By: Lauren Florence, Marina Chairez and Anthony Green
AUSTIN—Location, location, location is always the main catch phrase when looking for the perfect place to call home. Whether looking to rent a place for a year or much longer, everyone seeks a lifestyle of comfort and safety.
Students attending the University of Texas at Austin tend to try and live as close to campus as possible—especially those who may not have their own means of transportation. Students must hunt for the perfect living space and sift through the endless possibilities of apartments, condos and homes.
One of the most populated areas around UT is West Campus, but many residents don’t realize this area is in fact a high-risk floodplain, according to the online resource ATX Floods.
According to the Federal Emergency Management Agency, Travis County is “among the fastest growing areas in the nation and in the top 10 percent of flood-damage prone communities.”
In the past year, there have been multiple incidents of flood damage in the West Campus area. Those individuals affected who were uninsured not only had their expensive and potentially irreplaceable possessions ruined, but all expenses to replace those items had to be paid out of pocket.
For some cases, renters affected by flooding might be reimbursed for the cost of a temporary living space, but those who are uninsured, or who only have minimal coverage, may question how renter’s insurance is handled and how to better safeguard their carefully chosen living space and possessions.
Journalism senior Sameer Assanie had his apartment flooded in October of 2015 at The Quarters Montgomery House located near 27th Street and Nueces Street in West Campus.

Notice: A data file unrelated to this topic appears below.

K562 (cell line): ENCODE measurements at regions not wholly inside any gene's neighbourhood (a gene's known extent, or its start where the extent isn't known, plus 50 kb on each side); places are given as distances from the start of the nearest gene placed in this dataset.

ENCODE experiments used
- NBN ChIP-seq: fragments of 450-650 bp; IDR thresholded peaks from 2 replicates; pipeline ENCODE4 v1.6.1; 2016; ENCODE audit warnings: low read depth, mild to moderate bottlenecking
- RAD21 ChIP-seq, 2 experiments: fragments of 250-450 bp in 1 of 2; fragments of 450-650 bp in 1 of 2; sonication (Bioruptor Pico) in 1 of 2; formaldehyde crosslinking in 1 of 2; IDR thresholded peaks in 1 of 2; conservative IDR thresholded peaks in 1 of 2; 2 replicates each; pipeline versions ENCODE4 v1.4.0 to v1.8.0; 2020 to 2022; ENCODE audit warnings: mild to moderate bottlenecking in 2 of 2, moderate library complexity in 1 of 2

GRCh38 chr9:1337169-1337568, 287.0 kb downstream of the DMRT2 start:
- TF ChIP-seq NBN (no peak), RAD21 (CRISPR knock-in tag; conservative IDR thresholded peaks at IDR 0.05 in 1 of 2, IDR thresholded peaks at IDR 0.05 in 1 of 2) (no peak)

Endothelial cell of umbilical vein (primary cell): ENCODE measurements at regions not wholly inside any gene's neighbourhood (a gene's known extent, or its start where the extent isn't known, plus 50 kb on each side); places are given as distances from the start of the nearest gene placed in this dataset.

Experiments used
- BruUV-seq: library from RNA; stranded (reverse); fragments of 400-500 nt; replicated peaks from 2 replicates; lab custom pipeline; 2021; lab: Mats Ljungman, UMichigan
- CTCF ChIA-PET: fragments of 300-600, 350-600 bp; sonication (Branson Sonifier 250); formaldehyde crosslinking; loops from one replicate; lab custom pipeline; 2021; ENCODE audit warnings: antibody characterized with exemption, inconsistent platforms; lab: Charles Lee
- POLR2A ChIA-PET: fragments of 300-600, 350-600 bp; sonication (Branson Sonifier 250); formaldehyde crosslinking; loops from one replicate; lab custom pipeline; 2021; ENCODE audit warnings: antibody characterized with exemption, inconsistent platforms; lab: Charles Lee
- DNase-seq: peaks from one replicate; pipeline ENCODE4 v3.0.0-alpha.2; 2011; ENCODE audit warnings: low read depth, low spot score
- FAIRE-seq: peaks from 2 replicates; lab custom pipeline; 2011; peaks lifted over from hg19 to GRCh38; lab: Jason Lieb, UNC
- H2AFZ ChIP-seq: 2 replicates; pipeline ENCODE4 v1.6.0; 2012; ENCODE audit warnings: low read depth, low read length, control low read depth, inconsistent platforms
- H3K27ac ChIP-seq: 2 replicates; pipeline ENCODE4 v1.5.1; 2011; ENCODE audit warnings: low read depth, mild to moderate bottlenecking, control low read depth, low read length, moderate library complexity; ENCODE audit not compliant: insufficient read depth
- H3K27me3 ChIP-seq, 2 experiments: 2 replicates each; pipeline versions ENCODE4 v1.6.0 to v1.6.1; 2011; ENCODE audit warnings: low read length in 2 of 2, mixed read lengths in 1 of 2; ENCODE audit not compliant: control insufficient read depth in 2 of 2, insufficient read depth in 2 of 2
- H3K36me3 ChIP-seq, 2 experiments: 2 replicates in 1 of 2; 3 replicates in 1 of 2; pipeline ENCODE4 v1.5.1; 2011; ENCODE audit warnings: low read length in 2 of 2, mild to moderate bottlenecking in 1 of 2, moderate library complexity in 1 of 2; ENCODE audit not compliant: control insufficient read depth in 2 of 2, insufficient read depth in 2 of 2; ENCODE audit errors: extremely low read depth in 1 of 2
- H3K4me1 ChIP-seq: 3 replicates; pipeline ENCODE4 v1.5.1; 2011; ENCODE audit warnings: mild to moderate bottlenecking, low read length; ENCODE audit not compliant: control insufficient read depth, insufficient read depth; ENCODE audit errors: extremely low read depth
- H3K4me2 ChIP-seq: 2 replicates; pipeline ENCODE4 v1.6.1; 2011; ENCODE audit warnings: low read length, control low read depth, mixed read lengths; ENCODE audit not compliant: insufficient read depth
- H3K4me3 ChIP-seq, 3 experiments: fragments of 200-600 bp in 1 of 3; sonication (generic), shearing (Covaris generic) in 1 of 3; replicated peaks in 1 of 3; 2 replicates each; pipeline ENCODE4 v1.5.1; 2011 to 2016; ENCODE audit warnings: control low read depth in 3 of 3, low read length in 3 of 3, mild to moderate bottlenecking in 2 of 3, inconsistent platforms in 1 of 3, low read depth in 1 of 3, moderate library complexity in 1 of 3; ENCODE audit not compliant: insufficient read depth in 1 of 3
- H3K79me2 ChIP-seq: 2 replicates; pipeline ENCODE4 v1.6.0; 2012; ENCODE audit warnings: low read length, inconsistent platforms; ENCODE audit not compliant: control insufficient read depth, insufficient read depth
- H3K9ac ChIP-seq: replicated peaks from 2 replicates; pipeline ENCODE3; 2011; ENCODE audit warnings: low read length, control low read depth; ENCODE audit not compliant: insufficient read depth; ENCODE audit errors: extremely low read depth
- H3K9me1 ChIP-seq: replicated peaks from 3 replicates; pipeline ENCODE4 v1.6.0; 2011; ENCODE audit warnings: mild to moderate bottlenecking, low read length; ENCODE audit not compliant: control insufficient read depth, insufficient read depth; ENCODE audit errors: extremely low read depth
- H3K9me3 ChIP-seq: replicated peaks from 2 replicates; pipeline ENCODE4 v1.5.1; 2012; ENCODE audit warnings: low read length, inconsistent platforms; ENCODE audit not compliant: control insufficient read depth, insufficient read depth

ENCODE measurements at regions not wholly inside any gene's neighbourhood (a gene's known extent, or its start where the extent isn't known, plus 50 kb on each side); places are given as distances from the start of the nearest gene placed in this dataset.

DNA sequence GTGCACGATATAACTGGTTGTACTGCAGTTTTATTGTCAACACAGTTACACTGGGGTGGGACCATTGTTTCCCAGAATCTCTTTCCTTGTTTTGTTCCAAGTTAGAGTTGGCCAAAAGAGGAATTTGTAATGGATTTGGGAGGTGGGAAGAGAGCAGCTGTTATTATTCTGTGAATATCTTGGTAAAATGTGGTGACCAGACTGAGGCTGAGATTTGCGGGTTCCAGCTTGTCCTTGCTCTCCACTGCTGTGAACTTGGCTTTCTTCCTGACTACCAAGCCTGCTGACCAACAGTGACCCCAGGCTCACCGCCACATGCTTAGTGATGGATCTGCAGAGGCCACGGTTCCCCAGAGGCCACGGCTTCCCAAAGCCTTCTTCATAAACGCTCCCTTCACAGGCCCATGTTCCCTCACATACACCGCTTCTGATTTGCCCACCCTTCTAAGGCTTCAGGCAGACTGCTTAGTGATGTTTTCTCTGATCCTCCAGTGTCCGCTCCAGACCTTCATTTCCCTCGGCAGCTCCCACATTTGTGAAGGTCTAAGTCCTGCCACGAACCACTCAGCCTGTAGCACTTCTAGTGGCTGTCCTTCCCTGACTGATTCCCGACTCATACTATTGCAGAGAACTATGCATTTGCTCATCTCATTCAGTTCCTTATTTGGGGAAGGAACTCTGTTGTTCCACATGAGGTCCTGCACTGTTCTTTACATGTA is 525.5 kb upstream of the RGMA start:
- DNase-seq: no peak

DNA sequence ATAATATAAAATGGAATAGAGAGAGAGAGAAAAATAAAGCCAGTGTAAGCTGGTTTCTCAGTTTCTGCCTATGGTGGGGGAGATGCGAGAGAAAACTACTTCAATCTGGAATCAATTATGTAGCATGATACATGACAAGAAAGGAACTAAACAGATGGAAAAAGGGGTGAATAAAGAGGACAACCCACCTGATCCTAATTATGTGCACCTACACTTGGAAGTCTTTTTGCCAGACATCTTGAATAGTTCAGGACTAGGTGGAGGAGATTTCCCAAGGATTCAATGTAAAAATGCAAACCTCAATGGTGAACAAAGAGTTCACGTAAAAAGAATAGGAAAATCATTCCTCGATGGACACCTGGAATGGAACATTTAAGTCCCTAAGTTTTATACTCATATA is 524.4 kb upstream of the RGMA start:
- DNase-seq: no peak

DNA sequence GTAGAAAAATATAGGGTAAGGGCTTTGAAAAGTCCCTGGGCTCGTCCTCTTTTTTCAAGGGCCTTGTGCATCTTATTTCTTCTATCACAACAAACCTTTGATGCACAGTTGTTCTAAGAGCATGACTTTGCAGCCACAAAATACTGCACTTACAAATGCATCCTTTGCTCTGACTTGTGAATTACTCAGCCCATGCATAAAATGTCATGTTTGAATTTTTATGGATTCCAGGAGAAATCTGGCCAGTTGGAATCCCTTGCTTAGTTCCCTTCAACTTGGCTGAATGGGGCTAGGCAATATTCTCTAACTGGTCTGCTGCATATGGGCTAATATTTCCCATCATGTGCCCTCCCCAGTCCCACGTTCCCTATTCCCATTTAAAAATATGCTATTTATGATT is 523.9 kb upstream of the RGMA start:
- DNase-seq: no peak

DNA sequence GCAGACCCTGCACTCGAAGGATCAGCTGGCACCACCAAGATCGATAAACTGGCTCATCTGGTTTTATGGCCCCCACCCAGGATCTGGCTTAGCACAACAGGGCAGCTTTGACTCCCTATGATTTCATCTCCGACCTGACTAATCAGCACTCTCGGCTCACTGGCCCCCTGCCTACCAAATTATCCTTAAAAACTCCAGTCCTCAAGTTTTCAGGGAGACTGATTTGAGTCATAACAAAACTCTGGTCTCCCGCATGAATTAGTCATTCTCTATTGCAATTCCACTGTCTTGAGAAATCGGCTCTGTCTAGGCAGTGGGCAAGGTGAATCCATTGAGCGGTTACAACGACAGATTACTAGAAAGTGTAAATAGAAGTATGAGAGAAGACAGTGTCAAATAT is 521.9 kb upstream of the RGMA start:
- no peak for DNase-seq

“We ended up having to find a new place to stay at … We stayed at a hotel that was another couple miles up north on I-35, which meant it would take that much longer to get to campus in the morning,” Assanie said. “We had to book for just short periods at a time because we never got a formal update.”
This temporary period ended up being a month and a half endeavor for both Sameer and his roommate.
“We got updates just about every day, but it was always ‘The contracting team is working on your apartment and will get you a better time table soon,’ and that went on for quite some time and we never got a real ballpark date,” Assanie said. “We would always be back at the apartment to grab stuff because we were never able to take everything and it was always a struggle.”
Flooding Spotlight: West Campus resident deals with damage
Assanie was fortunate enough to have minimal renter’s insurance coverage, as required by the management of his apartment complex. However, Assanie said a better policy with more liability coverage probably would have helped the expense of his damaged possessions.
Lorie Roeckers, office manager at Uptown Realty in West Campus, said her company also requires minimal renter’s insurance for all lease applicants.
“If your folks have homeowners insurance there could be an extension to you to have renters insurance so therefore you’d be covered,” Roeckers said. “If they don’t, then the people who aren’t going to have a guarantor or co-applicant [either]—I just recommend they go online. It’s so easy to get renter’s insurance.”
Jynelle Merch, insurance agent for Geico, said the cost of renter’s insurance varies depending on the policy and how much liability coverage the renter wants for their possessions, but generally the monthly cost of renter’s insurance averages from $20 to $25.
“I think [renter’s insurance is] more important than people think it is to have,” Merch said. “You know when you see on the news or something where there’s a fire and the whole apartment complex is burnt down—all of those people when you look at it, if they don’t have coverage they don’t have anything.”